Brazilian President Jair Bolsonaro said on Wednesday that Argentina was heading for chaos as “leftist bandits” who performed well in the primary election will follow the path of Venezuela, which is mired in a deep economic crisis. Argentina's Merval stock index was down 34.47% since the start of the week.
In a sign that the market is more wary of holding Argentine debt, five-year credit default swaps (CDS) were marked at 2,720 basis points, over double Friday's closing level of 1,017, according to data from IHS Markit.
Macri's best hope of retaining the presidency is to reach a second round of voting after October's general election, but investors see that as a long shot, said Ilya Gofshteyn, New York-based senior emerging markets strategist at Standard Chartered Bank.
A candidate needs at least 45% of the vote, or 40% and a difference of 10 percentage points over the second-place runner, in order to win the presidency outright.
The Macri administration underestimated the extent of the economic hardship facing Argentine voters, Gofshteyn said.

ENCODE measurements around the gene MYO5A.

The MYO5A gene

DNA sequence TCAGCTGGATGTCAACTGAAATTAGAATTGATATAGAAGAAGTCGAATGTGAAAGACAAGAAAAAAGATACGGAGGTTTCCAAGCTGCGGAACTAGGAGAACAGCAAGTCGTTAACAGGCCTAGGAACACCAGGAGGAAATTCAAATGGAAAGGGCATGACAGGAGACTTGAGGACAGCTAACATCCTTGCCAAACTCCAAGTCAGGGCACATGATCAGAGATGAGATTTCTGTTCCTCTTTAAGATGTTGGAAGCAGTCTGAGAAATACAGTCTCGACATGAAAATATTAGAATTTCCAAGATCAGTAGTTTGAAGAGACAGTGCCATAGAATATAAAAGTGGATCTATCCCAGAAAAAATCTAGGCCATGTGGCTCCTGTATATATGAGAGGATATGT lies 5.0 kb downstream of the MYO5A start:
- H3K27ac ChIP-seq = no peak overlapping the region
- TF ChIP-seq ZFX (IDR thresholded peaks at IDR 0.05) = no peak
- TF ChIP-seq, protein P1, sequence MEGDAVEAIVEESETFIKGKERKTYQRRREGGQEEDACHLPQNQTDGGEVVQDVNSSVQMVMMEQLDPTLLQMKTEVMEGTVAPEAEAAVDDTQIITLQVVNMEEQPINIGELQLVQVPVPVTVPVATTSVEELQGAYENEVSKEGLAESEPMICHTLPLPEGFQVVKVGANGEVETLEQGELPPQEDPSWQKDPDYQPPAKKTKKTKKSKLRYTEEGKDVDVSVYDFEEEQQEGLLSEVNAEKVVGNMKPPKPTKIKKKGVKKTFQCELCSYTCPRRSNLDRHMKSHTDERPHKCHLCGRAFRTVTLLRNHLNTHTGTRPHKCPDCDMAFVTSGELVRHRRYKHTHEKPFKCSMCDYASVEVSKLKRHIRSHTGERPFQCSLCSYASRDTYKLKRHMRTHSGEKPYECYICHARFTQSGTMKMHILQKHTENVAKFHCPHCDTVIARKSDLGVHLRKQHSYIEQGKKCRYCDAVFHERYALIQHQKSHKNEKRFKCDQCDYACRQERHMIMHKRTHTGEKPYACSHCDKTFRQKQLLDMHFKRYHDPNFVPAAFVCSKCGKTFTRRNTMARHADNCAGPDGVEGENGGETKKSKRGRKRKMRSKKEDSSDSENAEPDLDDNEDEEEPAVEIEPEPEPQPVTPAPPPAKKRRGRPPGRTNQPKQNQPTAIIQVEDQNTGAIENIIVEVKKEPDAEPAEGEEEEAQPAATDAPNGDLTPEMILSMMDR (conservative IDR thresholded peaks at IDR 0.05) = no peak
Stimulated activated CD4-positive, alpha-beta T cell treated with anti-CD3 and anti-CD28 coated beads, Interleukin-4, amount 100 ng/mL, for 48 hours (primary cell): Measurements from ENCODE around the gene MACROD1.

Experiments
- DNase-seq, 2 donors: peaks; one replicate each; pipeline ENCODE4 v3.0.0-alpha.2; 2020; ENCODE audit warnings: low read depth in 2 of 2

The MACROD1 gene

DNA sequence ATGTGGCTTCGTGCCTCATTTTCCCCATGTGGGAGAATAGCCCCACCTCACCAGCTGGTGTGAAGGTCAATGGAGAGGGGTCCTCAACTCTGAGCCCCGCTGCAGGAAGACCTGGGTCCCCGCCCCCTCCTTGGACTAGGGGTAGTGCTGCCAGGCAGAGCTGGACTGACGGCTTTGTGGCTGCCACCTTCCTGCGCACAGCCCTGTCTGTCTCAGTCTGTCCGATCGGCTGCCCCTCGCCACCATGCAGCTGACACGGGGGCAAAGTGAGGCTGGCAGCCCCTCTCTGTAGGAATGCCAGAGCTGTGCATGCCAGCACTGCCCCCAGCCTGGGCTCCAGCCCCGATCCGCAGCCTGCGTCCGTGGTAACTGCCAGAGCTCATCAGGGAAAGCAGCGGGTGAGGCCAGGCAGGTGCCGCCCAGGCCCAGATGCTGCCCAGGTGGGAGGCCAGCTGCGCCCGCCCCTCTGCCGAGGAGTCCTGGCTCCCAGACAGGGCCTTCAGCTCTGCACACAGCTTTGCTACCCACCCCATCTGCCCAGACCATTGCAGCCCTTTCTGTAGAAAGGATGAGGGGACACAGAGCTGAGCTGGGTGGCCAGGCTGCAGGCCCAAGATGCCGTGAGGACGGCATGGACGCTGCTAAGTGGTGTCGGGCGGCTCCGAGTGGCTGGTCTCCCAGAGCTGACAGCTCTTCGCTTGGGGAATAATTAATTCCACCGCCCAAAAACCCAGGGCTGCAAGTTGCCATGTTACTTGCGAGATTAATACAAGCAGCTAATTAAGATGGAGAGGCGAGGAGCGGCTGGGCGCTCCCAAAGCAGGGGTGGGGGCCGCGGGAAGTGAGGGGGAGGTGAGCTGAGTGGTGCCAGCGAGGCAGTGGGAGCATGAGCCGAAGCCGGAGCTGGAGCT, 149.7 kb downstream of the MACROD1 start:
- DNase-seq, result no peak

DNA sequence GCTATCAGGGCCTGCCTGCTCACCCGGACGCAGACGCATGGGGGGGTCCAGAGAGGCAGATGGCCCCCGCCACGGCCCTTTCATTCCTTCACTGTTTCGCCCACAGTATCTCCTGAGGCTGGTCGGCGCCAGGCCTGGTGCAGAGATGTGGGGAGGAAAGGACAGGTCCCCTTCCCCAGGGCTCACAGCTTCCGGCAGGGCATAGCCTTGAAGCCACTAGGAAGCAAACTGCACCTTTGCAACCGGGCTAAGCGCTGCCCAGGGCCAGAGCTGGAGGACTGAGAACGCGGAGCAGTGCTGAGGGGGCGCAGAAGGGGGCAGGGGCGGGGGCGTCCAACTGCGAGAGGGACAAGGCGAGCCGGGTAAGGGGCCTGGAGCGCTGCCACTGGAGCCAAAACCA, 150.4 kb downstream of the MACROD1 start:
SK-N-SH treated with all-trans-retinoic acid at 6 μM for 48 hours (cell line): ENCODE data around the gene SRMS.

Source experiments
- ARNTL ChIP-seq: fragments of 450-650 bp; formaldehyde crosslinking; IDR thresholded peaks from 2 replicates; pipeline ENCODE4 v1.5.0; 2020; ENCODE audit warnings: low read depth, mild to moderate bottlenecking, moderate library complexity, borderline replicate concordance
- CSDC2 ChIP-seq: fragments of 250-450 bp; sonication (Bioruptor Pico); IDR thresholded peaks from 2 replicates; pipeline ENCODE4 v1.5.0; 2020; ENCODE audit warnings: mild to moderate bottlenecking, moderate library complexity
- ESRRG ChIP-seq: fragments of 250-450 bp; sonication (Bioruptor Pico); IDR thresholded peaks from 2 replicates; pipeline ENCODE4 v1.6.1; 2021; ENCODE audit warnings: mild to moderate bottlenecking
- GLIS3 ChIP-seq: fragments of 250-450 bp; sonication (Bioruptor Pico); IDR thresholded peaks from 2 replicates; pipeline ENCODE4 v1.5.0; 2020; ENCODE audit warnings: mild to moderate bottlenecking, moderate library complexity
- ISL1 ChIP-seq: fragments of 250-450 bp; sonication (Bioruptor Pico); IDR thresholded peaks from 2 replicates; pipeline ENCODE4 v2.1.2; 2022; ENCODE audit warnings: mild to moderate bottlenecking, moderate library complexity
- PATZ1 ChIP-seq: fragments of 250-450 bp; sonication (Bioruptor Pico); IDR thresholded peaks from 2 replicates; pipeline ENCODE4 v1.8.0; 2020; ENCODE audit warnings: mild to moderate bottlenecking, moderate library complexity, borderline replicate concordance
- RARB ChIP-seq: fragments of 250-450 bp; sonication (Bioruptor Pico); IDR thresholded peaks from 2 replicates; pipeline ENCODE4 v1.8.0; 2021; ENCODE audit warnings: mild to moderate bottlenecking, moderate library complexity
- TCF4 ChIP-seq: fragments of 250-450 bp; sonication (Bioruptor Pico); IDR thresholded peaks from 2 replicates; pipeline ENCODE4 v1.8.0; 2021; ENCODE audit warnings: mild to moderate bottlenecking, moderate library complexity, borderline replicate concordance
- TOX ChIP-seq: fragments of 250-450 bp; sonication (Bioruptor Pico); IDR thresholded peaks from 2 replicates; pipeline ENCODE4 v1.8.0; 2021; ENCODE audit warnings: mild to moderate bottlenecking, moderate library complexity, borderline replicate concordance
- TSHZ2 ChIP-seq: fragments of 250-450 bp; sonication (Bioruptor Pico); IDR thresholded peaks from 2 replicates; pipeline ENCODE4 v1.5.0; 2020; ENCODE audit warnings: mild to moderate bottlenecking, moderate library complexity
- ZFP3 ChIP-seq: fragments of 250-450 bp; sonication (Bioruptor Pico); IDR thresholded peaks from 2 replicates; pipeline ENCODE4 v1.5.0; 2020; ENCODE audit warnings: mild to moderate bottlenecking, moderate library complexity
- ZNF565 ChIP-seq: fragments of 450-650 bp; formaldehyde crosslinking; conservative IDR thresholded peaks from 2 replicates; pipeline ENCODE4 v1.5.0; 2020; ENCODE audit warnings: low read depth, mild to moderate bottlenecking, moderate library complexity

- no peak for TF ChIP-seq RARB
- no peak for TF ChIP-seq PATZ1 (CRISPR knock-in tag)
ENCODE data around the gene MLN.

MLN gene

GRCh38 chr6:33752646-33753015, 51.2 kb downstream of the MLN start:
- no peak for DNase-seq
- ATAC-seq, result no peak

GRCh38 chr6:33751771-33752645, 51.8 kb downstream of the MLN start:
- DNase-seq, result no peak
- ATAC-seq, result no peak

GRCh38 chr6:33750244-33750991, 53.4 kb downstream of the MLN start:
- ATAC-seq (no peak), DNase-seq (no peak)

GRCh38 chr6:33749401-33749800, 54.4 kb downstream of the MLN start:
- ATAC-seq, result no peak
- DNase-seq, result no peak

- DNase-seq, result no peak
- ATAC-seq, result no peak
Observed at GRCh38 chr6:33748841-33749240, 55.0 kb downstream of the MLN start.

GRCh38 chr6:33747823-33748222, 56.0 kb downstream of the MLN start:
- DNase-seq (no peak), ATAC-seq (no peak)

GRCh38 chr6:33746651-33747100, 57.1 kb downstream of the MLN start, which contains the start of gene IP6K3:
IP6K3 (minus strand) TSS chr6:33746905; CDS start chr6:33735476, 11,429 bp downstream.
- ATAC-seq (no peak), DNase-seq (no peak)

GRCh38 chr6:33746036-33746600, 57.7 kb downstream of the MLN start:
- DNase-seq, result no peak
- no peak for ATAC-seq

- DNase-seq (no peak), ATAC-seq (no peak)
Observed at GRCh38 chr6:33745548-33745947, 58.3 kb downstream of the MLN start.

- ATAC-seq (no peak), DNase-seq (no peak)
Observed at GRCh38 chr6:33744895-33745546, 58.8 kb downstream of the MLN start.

Argentina's central bank sold US$248 million from its reserves to try to steady the peso by Wednesday afternoon, bringing its total sales in reserve dollars to US$503 million this week.
The bank has about US$66 billion in reserves, of which about US$20 billion are free resources that it can used to pay debt and stabilize the peso, according to an Argentine government official.
Debt payments for the remainder of 2019 are estimated between US$5 billion to US$10 billion, depending on Argentina's ability to roll over domestic Treasury bills, leaving the rest potentially to be used to intervene in the foreign exchange market
There is about US$27 billion in maturities in 2020, according to government data.